With a packed house on hand in The Bronx on Wednesday waiting to see one thing, Aaron Judge’s 61st homer, fans had to settle for something else: another Yankee rout.History will have to wait, as Judge didn’t homer in a 14-2 win over the Pirates, but his pursuit of the American League Triple Crown continued with two doubles and the Yankees got all the offense they needed from Oswaldo Cabrera, who hit a first-inning grand slam, and Gleyber Torres, who went deep twice in the bottom of the eighth.
Still, fans weren’t satisfied, as the Yankees batted around in the eighth inning, allowing Judge the chance to come up for a fifth time.
But Pittsburgh rookie left-hander Eric Stout walked Judge on four pitches, eliciting loud boos from the crowd.
Torres followed later in the inning with a three-run shot, after already having hit a solo blast.
Aaron Boone said he noticed a different energy at the Stadium.
“It felt even more so than [Tuesday] night,” the manager said a night after Judge’s 60th home run. “Tonight, it felt like they were waiting for that big moment, obviously.”
It never came, and the crowd was even disappointed with the pair of doubles, including a ground-rule double down the left-field line in the fifth.
“I didn’t know if it was a foul ball,’’ Judge said. “I didn’t hear a cheer. I didn’t know what was going on. The fans pack the house to see us win a ball game and hit homers. I’ve got to cut out the doubles.”
Next up are the Red Sox in Judge’s pursuit of No. 61, as Boston comes to the Stadium for a four-game series beginning Thursday. Roger Maris hit his 61st homer against the Red Sox in 1961.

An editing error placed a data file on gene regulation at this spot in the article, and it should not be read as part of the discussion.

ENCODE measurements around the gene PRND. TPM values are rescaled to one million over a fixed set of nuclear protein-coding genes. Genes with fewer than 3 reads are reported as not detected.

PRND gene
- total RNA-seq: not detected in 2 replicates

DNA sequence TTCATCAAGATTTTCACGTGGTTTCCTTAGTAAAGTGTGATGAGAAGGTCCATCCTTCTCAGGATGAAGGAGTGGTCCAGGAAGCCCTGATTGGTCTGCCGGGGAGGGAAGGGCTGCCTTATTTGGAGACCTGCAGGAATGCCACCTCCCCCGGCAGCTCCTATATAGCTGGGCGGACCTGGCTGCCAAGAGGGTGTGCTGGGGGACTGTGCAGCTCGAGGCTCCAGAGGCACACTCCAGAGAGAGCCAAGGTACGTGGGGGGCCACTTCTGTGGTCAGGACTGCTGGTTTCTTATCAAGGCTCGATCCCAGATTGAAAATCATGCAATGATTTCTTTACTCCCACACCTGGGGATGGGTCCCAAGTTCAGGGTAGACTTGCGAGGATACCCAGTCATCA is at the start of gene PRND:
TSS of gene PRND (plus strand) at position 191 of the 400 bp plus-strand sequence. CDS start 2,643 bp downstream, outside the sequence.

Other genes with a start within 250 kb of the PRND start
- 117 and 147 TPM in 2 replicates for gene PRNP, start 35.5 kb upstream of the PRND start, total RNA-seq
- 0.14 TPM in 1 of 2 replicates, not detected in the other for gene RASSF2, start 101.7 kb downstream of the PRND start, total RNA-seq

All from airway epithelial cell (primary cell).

Judge and the offense weren’t the only contributors to the win, as the Yankees inched closer to securing a playoff berth.
Luis Severino pitched five strong innings in his return from a lat strain.
Severino said he felt good in his first start since July 13 and Boone was excited by Severino’s sharpness and fastball velocity after such a long absence.
He ended up allowing just the one run in five innings, removed after 65 pitches, with plenty of time to be built up for the playoffs.
The right-hander said he also fed off the electricity in the crowd, even though fans were there to see Judge, who extended his season-long hitting streak to 11 games.
“It’s gonna be like that for a little while,’’ Severino said.
“I feel like when Judge is going to home plate, it’s going to be part of history,’’ Torres said. “Everybody, I guess, feels the same way.”
Severino has been impressed with Judge’s approach, even when he doesn’t go deep.
“The good thing I’ve seen is he’s not going up there to hit homers,’’ Severino said. “He’s having great at-bats and helping us win. It’s an incredible season. He might win the Triple Crown.”
Judge remained barely ahead of Boston’s Xander Bogaerts in the race for the batting title.
On Wednesday, he got plenty of assistance.
Cabrera’s first-inning slam came after Giancarlo Stanton ended Tuesday’s win with a walk-off grand slam.
After Severino pitched out of trouble in the top of the first, Judge opened the bottom of the inning with a double to left and advanced to third on a wild pitch.
Torres walked with one out and Stanton drew a two-out walk to bring up Cabrera, who hit one into the right-field seats for a 4-0 lead against former Yankee prospect Roansy Contreras, part of the package given up for Jameson Taillon.
Lucas Luetge gave up a two-out triple to Rodolfo Castro in the sixth and an RBI single to Ke’Bryan Hayes, but was otherwise effective. The Yankees put the game away in the eighth, as Torres became the first Yankee since Alex Rodriguez in 2009 to homer twice in one inning.